At the clinic
It’s your first time consulting a gynae. You’re slightly nervous and unsure what to expect but fear not, there really is nothing to worry about.
Just like at a regular health check-up, your appointment will begin with the nurse taking your height, weight and blood pressure.
Your gynae will ask about you and your family’s medical history, and your sexual life.
Your gynae will first examine the outside of your vagina for abnormalities, before examining your reproductive organs from the inside.
Your gynae will use a speculum – a device that holds the vagina open – to view the inside of your vagina and cervix. You might feel some pressure, but it won’t be painful.
A Pap test is often done during the pelvic exam. Your gynae will take a thin plastic stick and a tiny brush and gently wipe away some of the cells from your cervix. Those cells will be sent to a lab and checked for abnormalities.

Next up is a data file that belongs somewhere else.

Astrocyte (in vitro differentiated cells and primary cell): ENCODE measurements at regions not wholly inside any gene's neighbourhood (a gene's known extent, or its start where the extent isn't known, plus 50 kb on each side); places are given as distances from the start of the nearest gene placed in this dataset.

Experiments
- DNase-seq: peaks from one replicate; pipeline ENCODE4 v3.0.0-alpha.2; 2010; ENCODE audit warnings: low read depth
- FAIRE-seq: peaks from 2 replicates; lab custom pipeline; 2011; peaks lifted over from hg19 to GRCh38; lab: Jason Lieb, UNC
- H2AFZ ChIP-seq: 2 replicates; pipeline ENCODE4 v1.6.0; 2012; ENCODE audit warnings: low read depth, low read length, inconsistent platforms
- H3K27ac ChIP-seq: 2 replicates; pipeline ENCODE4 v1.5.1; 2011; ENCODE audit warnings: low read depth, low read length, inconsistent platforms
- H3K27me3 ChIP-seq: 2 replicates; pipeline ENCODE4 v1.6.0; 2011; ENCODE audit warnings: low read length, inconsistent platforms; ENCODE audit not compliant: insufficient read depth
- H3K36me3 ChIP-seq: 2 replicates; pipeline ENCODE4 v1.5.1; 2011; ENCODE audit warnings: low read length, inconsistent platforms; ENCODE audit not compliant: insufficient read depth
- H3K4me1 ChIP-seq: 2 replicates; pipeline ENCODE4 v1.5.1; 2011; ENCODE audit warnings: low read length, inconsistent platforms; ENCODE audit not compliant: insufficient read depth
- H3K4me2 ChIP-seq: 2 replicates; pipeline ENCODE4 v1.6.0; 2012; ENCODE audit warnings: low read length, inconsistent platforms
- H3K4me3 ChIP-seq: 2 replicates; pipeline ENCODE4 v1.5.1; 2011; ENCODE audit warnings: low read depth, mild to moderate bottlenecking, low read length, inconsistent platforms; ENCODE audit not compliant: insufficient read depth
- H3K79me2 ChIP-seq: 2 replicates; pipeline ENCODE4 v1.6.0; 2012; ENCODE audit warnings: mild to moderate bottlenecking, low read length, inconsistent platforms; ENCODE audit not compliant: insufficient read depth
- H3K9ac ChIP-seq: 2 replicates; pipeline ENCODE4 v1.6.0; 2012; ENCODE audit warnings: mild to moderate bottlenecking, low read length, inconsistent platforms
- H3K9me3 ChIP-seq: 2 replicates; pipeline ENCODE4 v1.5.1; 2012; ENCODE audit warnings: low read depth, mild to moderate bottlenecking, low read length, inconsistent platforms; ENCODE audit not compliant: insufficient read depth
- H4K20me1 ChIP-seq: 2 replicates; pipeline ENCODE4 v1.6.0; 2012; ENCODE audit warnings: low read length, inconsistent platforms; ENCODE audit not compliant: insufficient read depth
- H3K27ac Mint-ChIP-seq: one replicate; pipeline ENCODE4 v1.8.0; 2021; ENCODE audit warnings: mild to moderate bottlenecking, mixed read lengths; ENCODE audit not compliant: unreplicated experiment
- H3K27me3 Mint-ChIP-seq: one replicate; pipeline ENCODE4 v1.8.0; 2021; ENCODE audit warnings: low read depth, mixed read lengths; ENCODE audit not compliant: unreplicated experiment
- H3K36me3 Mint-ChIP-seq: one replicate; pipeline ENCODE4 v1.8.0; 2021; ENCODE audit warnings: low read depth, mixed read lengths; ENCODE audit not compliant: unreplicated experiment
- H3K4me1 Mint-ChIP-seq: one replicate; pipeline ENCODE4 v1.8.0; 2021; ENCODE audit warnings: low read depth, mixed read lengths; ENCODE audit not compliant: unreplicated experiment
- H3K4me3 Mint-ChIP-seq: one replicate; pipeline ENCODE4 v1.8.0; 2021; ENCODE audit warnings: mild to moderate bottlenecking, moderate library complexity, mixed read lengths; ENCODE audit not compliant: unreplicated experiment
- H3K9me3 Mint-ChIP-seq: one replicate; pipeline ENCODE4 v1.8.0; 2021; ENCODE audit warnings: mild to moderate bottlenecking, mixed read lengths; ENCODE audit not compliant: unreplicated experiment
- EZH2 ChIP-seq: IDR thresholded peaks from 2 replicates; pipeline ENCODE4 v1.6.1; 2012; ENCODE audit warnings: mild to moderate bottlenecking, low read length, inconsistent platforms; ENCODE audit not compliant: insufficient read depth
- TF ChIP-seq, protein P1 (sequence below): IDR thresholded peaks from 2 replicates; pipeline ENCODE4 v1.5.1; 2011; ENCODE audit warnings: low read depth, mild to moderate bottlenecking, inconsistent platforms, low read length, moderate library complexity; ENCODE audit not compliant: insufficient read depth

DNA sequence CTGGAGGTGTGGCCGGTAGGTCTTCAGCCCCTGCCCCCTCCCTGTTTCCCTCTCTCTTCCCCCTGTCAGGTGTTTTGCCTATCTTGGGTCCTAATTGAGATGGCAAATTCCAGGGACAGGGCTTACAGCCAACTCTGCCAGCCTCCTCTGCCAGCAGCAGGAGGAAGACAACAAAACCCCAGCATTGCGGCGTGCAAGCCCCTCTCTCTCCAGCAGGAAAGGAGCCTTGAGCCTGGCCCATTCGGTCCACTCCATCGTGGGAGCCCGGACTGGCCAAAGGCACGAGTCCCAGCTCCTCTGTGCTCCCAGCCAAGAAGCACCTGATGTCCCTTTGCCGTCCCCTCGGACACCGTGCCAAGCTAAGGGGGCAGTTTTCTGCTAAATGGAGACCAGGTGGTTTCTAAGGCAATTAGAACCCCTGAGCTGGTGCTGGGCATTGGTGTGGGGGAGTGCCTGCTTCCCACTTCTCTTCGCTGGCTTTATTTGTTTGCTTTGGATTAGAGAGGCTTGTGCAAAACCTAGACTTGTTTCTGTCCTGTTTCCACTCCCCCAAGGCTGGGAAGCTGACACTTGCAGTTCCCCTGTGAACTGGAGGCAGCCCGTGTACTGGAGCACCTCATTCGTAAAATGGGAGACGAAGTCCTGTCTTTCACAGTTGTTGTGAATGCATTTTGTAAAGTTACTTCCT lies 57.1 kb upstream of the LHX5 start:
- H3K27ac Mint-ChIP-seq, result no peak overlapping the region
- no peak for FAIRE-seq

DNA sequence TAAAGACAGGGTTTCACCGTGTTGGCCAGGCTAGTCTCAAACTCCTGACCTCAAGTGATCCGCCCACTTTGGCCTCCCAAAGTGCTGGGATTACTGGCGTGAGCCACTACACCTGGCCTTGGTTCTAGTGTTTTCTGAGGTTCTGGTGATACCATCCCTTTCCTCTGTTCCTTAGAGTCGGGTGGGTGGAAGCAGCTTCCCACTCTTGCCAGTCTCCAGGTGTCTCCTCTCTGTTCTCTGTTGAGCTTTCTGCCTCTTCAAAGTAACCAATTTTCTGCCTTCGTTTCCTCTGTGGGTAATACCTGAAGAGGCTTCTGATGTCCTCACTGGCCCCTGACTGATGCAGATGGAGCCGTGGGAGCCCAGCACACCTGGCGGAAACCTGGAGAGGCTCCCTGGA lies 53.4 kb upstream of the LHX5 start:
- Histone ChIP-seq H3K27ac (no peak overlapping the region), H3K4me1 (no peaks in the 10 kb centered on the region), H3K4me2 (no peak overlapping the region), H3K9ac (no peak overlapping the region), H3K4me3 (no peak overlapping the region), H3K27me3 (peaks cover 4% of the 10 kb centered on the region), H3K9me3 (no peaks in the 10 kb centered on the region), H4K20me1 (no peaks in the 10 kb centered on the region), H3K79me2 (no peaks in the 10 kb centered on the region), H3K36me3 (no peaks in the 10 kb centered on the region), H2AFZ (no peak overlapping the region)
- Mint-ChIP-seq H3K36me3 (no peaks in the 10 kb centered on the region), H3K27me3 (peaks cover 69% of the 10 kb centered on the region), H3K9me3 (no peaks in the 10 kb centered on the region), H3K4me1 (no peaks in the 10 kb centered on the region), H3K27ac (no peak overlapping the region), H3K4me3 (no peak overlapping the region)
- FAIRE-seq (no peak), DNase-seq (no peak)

Then, your gynae will do an internal bimanual exam by placing 1 or 2 gloved fingers in your vagina and the other hand on the lower part of your belly, gently applying pressure to your belly. It shouldn’t hurt, but if you do feel pain at any point, tell your gynae.
Pap smear / HPV test
The sample collected from the Pap test may also be tested for the human papilloma virus – which can lead to cervical cancer. If there are other underlying problems, you may also be tested for sexually transmitted diseases (STDs).
An ultrasound scan of the uterus and ovaries may be performed. This is done either transabdominally (with an ultrasound probe placed over the abdomen) or transvaginally (with the probe placed into the vagina).
And you made it!
When the exam is over, your gynae will tell you what they have found, when you will get the results of the tests, and any follow-up action you need to take. Use your appointment as an opportunity to ask questions. Ask about periods, sex, or whatever you want to know about your reproductive health. You don’t have to be shy or embarrassed about asking – your gynae has heard it all!
If you have no more questions, that’s it, you’re all done!
Total time taken: Approximately 20 minutes.
Infographic brought to you by Mount Elizabeth Hospital